© Reuters. Lockheed Martin’s logo is seen during Japan Aerospace 2016 air show in Tokyo, Japan, October 12, 2016. REUTERS/Kim Kyung-Hoon/Files

By Mike Stone

WASHINGTON (Reuters) – The U.S. Department of Defense reached an agreement with Lockheed Martin Corp (NYSE:) to build about 375 F-35 fighter jets over three years, the two parties said on Monday, amid expectations the price of the most common version of the jet would increase due to lower quantities and inflation.

“We are pleased to announce that the Department and Lockheed Martin reached a handshake agreement for the next F-35 lot buy on a basis of 375 aircraft,” said William LaPlante the Pentagon’s chief weapons buyer.

Earlier on Monday Reuters reported the deal, worth about $30 billion, was nearing an agreement.

The “handshake” deal is a starting point for finalizing pricing which would likely not be locked in for several weeks if not months, making the ultimate value of the deal and each jet still uncertain.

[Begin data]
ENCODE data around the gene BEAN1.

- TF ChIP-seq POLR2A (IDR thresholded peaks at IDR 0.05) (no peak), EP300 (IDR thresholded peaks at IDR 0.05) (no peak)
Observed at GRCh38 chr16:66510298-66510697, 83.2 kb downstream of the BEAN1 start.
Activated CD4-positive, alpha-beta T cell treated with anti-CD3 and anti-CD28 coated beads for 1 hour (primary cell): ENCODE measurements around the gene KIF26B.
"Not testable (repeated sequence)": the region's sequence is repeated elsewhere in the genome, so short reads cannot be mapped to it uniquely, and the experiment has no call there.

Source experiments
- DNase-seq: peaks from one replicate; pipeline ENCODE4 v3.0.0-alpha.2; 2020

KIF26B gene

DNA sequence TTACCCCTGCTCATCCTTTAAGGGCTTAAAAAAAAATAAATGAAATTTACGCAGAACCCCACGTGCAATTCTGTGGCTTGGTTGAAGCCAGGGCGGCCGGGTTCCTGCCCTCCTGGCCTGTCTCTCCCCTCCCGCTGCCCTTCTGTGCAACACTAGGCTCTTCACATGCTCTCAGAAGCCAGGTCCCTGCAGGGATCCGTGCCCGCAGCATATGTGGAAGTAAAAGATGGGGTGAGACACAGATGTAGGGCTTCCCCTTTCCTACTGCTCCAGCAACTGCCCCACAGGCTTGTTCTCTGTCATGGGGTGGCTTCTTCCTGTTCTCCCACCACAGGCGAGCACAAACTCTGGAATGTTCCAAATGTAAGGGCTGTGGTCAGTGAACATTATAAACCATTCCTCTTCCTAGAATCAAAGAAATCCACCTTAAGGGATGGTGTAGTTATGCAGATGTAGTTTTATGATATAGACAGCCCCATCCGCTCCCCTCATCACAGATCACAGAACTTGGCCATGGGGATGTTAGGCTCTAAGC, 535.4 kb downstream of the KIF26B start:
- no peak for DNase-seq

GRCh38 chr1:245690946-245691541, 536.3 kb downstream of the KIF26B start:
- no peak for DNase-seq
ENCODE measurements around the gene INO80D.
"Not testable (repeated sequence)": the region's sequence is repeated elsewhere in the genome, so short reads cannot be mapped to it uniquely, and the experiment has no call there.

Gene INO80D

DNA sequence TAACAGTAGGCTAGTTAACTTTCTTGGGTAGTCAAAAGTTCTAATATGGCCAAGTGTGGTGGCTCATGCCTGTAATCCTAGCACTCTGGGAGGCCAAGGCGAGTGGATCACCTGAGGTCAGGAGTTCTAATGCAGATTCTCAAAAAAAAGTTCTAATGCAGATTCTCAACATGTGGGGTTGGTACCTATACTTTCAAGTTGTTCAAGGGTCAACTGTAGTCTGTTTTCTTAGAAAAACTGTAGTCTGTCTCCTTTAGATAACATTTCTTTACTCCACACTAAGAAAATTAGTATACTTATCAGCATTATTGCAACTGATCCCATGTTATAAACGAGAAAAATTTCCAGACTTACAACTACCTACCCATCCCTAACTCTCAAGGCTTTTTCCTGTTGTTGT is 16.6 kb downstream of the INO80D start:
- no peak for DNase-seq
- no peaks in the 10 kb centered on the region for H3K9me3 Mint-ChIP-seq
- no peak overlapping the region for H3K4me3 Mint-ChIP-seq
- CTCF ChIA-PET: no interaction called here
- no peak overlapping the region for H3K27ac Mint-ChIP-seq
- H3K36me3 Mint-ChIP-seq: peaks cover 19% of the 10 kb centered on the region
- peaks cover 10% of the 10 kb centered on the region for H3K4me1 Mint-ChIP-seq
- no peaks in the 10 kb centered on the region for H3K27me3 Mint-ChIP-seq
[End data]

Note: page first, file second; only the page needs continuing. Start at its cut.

The F-35A, the most common version of the jet, currently costs the United states about $79 million.

The Pentagon said the final aircraft quantity may change based on any “adjustments made by the U.S. Congress in the Fiscal Year 2023 budget and any orders requested by international partners.”

Lockheed said in a statement that “in the midst of continued COVID-19 impacts and decreased F-35 quantities, the F-35 enterprise was able to achieve a cost per jet lower than record-breaking inflation trends.”

Last week U.S. data showed inflation had accelerated to an annual rate of 9.1% in June.

A Pentagon previous three-year “block buy,” signed in 2019, was for 478 F-35 fighter jets, allowing Lockheed to buy larger quantities of components to reduce costs by about 8%, to $34 billion, versus negotiating annual contracts.

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